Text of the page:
“The entire opera world is poised to hear the soprano Deborah Voigt sing her first Brünnhilde.” — Anthony Tommasini, New York Times
After impressing critics and fans alike as Puccini’s Girl of the Golden West at the Metropolitan Opera, this spring Deborah Voigt returns to her home company for a milestone role debut: for the first time, she takes on Brünnhilde – one of opera’s most challenging and iconic roles – in a new production of Wagner’s Die Walküre. This second installment of Robert Lepage’s complete new Ring cycle also stars Bryn Terfel as Wotan, with music director James Levine on the podium; according to the New York Times’s Anthony Tommasini, the new staging is “the most anticipated event of the spring.” Die Walküre opens on April 22 for a run of seven performances, the last of which on May 14 will be featured in the popular Met: Live in HD series.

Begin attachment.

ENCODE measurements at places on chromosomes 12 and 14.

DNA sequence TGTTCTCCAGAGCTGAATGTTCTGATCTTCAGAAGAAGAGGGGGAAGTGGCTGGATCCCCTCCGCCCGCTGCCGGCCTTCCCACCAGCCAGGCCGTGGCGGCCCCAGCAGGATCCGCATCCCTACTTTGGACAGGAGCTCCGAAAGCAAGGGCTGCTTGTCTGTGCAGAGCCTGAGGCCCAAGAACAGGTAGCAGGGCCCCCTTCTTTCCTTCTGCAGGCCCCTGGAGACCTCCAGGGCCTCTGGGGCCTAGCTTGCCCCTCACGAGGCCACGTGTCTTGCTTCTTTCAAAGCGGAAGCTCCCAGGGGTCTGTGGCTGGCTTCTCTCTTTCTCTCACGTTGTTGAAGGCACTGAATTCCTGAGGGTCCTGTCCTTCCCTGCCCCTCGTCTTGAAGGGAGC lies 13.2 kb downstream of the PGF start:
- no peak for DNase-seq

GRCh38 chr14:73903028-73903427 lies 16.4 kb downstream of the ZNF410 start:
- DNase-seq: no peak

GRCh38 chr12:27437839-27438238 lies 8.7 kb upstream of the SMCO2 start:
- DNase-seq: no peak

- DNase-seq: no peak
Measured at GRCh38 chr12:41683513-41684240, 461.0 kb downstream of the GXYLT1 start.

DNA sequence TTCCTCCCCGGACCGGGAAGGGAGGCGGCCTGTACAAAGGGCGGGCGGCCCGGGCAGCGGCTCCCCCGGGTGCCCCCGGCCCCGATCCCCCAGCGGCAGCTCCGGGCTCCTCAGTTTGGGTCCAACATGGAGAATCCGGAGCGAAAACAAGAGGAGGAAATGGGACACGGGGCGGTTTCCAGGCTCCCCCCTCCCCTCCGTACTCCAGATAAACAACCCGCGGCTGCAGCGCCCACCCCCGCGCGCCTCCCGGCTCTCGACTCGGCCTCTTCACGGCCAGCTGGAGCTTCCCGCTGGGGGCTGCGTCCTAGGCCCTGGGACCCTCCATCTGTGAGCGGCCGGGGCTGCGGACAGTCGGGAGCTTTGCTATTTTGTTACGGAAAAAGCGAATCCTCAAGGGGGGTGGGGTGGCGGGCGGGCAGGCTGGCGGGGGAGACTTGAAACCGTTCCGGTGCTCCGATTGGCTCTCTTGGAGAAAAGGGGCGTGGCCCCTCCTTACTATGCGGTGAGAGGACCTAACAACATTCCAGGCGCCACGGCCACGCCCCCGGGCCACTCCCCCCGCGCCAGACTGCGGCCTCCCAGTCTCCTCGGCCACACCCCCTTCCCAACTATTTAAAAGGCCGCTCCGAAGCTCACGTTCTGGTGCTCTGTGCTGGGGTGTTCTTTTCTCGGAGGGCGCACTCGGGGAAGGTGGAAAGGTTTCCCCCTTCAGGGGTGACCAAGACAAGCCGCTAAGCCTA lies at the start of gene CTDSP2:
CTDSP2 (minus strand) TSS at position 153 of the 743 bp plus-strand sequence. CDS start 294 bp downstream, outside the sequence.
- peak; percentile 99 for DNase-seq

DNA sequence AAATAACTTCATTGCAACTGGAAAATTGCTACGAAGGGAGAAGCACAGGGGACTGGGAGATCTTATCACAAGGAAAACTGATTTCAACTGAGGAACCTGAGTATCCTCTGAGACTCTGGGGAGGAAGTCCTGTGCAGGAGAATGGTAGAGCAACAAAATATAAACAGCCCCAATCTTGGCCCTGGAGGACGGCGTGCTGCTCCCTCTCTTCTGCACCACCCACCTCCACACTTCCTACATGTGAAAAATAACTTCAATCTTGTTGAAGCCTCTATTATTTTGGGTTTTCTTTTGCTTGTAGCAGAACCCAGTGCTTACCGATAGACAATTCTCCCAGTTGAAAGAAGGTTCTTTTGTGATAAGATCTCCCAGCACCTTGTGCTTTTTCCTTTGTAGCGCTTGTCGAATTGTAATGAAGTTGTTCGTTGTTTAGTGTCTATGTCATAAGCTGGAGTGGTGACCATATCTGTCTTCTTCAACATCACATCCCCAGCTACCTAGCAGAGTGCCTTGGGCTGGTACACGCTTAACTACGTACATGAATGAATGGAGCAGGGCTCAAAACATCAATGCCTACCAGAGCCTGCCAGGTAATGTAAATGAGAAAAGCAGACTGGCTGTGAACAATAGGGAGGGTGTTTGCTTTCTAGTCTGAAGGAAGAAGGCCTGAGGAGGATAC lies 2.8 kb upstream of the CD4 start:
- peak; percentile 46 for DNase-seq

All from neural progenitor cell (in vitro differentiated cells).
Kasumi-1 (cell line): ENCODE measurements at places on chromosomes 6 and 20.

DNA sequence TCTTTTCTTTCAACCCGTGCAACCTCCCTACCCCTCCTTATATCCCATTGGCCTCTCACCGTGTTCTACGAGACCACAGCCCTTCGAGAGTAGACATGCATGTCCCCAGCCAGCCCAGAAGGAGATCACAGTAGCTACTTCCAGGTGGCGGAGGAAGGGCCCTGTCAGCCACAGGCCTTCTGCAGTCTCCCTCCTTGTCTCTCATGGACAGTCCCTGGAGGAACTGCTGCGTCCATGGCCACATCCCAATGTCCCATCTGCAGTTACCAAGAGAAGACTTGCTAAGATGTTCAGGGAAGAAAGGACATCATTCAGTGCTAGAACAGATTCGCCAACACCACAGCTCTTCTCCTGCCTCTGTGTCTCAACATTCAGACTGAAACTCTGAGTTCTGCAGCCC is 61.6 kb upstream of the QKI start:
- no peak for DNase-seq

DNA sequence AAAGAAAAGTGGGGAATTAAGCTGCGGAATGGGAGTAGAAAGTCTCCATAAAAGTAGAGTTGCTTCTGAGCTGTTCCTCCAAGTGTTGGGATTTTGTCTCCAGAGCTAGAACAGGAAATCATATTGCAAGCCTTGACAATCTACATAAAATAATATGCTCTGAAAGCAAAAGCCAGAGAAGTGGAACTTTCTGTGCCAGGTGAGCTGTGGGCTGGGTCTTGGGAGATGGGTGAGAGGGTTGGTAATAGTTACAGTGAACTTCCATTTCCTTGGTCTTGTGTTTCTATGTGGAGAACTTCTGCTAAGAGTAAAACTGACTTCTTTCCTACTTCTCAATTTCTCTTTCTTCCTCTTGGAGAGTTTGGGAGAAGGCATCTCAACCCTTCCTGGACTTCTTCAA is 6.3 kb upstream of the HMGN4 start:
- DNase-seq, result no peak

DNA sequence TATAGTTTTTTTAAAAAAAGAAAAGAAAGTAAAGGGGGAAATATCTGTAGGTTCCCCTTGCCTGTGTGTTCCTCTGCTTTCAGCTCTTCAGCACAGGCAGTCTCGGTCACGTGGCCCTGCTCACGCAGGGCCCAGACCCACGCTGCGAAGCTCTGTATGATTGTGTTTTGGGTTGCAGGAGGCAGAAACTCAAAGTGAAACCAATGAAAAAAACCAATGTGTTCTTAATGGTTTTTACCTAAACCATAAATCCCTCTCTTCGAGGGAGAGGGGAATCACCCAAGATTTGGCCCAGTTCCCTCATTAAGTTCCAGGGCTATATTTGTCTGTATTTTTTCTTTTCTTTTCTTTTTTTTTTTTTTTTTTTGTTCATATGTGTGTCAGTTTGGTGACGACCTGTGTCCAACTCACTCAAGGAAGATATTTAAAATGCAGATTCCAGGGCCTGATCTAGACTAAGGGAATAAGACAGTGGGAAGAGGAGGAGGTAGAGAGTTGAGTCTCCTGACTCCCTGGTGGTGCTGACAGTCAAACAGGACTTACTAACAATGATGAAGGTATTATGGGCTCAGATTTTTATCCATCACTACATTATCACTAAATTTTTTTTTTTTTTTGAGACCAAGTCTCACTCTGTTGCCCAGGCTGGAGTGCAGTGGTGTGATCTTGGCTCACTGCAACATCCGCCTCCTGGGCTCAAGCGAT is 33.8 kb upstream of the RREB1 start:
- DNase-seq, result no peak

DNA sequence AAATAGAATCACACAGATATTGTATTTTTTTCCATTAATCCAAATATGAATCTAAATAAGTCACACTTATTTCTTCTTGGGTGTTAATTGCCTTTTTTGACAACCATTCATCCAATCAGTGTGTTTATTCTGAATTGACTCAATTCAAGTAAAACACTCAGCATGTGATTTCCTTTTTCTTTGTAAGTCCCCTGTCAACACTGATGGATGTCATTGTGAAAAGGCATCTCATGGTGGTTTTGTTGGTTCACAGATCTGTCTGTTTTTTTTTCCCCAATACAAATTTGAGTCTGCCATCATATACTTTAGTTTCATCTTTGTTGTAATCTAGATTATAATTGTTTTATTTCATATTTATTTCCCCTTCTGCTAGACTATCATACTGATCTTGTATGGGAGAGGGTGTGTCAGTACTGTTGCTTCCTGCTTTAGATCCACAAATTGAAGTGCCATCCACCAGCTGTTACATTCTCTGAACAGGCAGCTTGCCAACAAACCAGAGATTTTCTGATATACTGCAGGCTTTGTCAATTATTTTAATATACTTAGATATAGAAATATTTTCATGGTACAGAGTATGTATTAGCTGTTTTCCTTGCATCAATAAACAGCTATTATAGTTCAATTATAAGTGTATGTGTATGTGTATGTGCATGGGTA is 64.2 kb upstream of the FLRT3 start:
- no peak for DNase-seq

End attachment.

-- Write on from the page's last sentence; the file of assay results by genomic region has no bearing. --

While long heralded as the leading dramatic soprano of our time, Voigt has until now sung only excerpts of Brünnhilde’s music in public. As an encore after her 2004 Carnegie Hall recital, the soprano “delivered Brünnhilde’s octave-leaping ‘Hojotoho’ from Die Walküre with bull’s-eye accuracy and power” (New York Observer). At the following summer’s Tanglewood Festival, she joined James Levine and the Tanglewood Music Center Orchestra in a concert rendition of Götterdämmerung’s final act. In his New York Times review, Tommasini described Voigt’s performance as “blazingly powerful, deeply expressive, and, as always, musically scrupulous,” before concluding: “To no one’s surprise, she already sounded glorious as Brünnhilde.”